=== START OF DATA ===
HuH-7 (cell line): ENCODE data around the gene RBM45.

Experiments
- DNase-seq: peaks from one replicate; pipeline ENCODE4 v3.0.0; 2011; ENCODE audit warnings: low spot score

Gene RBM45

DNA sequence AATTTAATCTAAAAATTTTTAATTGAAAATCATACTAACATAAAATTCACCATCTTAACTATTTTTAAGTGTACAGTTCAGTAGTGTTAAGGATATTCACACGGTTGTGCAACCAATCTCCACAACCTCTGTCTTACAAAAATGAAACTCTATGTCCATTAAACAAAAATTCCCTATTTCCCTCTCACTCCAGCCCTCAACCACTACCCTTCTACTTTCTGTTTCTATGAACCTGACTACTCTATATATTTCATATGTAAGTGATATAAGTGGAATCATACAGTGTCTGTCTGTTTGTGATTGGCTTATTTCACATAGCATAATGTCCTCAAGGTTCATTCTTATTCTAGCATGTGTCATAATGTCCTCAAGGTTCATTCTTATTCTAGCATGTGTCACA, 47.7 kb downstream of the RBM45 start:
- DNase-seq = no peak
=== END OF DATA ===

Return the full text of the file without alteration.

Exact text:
HuH-7 (cell line): ENCODE data around the gene RBM45.

Experiments
- DNase-seq: peaks from one replicate; pipeline ENCODE4 v3.0.0; 2011; ENCODE audit warnings: low spot score

Gene RBM45

DNA sequence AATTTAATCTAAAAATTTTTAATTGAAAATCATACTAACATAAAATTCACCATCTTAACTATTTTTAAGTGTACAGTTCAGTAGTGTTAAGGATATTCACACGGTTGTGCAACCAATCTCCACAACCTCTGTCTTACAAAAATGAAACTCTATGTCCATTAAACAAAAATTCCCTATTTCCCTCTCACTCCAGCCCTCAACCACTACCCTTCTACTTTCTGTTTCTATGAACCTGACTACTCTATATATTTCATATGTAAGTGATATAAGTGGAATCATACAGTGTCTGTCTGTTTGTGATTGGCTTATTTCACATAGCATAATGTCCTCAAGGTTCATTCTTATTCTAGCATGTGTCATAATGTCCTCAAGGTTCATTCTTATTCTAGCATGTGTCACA, 47.7 kb downstream of the RBM45 start:
- DNase-seq = no peak